Jan 12, 2020

The Kora Puzha custom

A Cultural or political boundary?

I think most of us will recall that in the past, we had some strict rules when it came to marriages. People from Malabar would not marry from families down South or up North. Let us take a look at that rule or custom and see what it was all about during and after the days when the Calicut Zamorins feuded with the Kolathunad rulers.

One can always argue if it was a rule or a custom, perhaps the latter is a more appropriate usage, we shall soon see. The details come out in various clarifications sought during the long discussions held to formulate what is known and the Report of the Malabar Marriage Commission of 1891. It is not my intention to discuss the practice of a Sambandham marriage, for it is a complex and vast but totally misunderstood subject, so we can get to it some other day.

Rivers were considered natural barriers and divisive lines between medieval feudal states. While women of South Malabar and Cochin cannot go beyond Quilon in Travancore on pain of losing caste, those of north Malabar were prohibited from crossing the Perumpula River towards the north and the Korapuzha towards the south (Kora Puzha is roughly nine miles north of Calicut). Those of Polanad were confined between Korapuzha on the north and Chalian River on the south. The Putiyapalam River was respected by the ladies of the orthodox Nayar families of Kizhakkumpuram and Vadakkumpuram. The list goes on, but we will discuss the Kora Puzha rule, only because the discussion over that rule was very well documented and widely debated.

How and why did this custom originate? The earliest mentioned relate to the mythical Parasuma (of course!) who created the three classes of women. According to the Kerala Mahatmyam, the Kora River, is the "Ghara" in Sanskrit. The story is that Parasurama provided three women by Indra, them being an Asura, a Gandharva and a Deva, proceeded on to Malayala. He settled the first at Gokarnam, the second in North Malabar and the last at Trichur. The progeny of these three women were (due to social levels or hierarchy at Devaloka perhaps!) prohibited from associating with one another. The sons of Deva and Gandharwa women may have mutual intercourse with the daughters of Gandharwa and Deva females respectively, and vice versa in the Malayalam country – viz. Kerala).  Now note here that the sons of Deva females are the Nayars of South Malabar, and the daughters of the Gandharwa females are the women of North Malabar, because according to Kerala Mahatmyam, the country between Cape Comorin and Ghora river was colonized by the descendants of a Deva female and those of her six handmaids, and the country between the Ghora river and Paysasini river in Kizhoor, at Kasargod, by the descendants of a Gantharwa female and those of her six handmaids, and the country between Payassini river and Ghokarnam in North Canara, by the descendants of an Asura female and those of her six handmaids. This as you can see was the legend attached to the divisions.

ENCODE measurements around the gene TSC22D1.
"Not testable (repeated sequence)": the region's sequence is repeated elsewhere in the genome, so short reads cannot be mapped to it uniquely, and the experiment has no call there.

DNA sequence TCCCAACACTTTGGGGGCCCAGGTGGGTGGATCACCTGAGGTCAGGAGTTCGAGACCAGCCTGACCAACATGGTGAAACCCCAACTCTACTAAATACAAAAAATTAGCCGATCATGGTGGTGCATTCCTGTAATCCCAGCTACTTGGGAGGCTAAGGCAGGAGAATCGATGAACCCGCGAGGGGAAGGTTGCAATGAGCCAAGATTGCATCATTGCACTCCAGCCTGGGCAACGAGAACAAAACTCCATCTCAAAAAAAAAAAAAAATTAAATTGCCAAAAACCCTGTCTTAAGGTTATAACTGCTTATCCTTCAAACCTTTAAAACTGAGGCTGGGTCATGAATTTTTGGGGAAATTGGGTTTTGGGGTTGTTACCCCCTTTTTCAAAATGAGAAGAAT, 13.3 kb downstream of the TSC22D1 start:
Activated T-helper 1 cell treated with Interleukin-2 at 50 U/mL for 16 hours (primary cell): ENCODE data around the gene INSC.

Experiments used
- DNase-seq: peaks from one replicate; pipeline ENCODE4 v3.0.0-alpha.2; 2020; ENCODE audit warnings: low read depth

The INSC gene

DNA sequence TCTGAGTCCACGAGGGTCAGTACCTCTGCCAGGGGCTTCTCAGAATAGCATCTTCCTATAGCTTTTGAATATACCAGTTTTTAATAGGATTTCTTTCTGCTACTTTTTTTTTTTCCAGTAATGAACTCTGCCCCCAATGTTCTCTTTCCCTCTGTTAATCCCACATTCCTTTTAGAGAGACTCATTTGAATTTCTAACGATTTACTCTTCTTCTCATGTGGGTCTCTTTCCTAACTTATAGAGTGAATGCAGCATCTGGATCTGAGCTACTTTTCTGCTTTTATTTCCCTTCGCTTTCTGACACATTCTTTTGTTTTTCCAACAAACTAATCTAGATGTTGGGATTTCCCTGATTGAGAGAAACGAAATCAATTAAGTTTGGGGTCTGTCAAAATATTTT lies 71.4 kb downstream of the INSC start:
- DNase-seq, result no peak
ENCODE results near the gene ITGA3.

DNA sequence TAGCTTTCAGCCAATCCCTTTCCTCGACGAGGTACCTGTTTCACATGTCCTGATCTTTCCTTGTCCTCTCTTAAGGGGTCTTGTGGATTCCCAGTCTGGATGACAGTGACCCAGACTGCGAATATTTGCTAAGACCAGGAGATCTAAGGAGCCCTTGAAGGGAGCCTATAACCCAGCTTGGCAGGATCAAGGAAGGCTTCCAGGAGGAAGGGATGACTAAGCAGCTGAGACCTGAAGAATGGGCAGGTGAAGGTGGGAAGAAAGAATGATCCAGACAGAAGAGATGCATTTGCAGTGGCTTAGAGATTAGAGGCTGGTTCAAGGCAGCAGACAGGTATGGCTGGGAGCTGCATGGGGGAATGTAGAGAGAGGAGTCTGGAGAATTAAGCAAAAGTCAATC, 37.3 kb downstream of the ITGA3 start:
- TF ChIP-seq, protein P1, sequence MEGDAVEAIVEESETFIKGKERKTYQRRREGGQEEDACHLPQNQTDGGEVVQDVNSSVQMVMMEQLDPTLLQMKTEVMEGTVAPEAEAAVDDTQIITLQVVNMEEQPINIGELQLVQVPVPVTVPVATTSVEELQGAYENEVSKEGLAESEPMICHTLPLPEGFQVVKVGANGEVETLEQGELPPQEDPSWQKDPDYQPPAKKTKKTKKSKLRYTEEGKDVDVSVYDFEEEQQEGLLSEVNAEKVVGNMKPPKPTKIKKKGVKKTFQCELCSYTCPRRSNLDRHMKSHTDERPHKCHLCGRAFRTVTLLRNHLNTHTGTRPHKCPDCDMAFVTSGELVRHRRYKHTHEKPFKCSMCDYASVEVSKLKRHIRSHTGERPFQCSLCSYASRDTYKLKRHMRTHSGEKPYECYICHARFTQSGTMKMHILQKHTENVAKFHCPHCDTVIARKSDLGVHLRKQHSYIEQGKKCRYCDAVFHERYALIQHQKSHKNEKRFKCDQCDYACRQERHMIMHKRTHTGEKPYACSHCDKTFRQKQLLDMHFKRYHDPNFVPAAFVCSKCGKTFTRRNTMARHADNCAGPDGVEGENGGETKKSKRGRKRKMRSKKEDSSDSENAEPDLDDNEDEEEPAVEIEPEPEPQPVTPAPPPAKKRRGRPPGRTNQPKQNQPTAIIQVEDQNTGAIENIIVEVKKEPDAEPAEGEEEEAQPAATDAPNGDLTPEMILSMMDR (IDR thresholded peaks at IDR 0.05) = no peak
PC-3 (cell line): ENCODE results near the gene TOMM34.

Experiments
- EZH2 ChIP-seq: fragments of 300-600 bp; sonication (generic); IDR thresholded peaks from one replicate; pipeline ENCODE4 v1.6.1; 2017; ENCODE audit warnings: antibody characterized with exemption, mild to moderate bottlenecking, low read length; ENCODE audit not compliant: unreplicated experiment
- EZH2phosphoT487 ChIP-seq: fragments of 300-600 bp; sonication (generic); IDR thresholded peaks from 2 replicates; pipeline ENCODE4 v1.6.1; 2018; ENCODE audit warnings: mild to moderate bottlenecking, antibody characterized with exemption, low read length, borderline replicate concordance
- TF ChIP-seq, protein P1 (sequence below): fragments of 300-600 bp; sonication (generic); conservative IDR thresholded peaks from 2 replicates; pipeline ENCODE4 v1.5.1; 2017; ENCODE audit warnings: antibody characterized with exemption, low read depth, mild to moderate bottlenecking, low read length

That was a myth, but perhaps the real reason lay in the rivalry between the Zamorins and the Kolathunad Rajas. Many of the people quizzed came up with this reason as the real basis, and the necessity for absolute faithfulness by the supporting Nair and Tiya militia. Wifely ties would weaken such faith and so, no liaisons should exist across the borders. Further, property rights would mean that men in the South marrying up North can lay claim to lands through their wives and vice versa!

Of course there were some who tried to explain that the Northern Nair castes were superior, chaster compared to the South, that their women had higher standing and so on which I would, like the marriage board, take with a pinch of salt. The argument rested on the supposition that polyandry prevailed largely in South Malabar whilst North Malabar was comparatively free from it, and that the edict was issued to protect the purity of North Malabar women. A curious fact was that all this and the Anuloma/Pratiloma concepts were applicable only in Malabar and not to adjoining South Canara, so it was not a rule which had any kind of broad religious or moral ground. Hence it was just a custom.

Some went back to a period where there was a belief that N Malabar women would be dishonored in the Zamorin’s country and connected the belief to an event where a bunch of N Malabar women had gone to Calicut to attend a feast or celebration, during which they were detained there and married off to many Nairs in the palace. This was done in order to create a clan which became the Zamroin’s personal staff. They are the ‘akathu cherna nayanmar’ or Parisha Menon’s or todays Menon’s.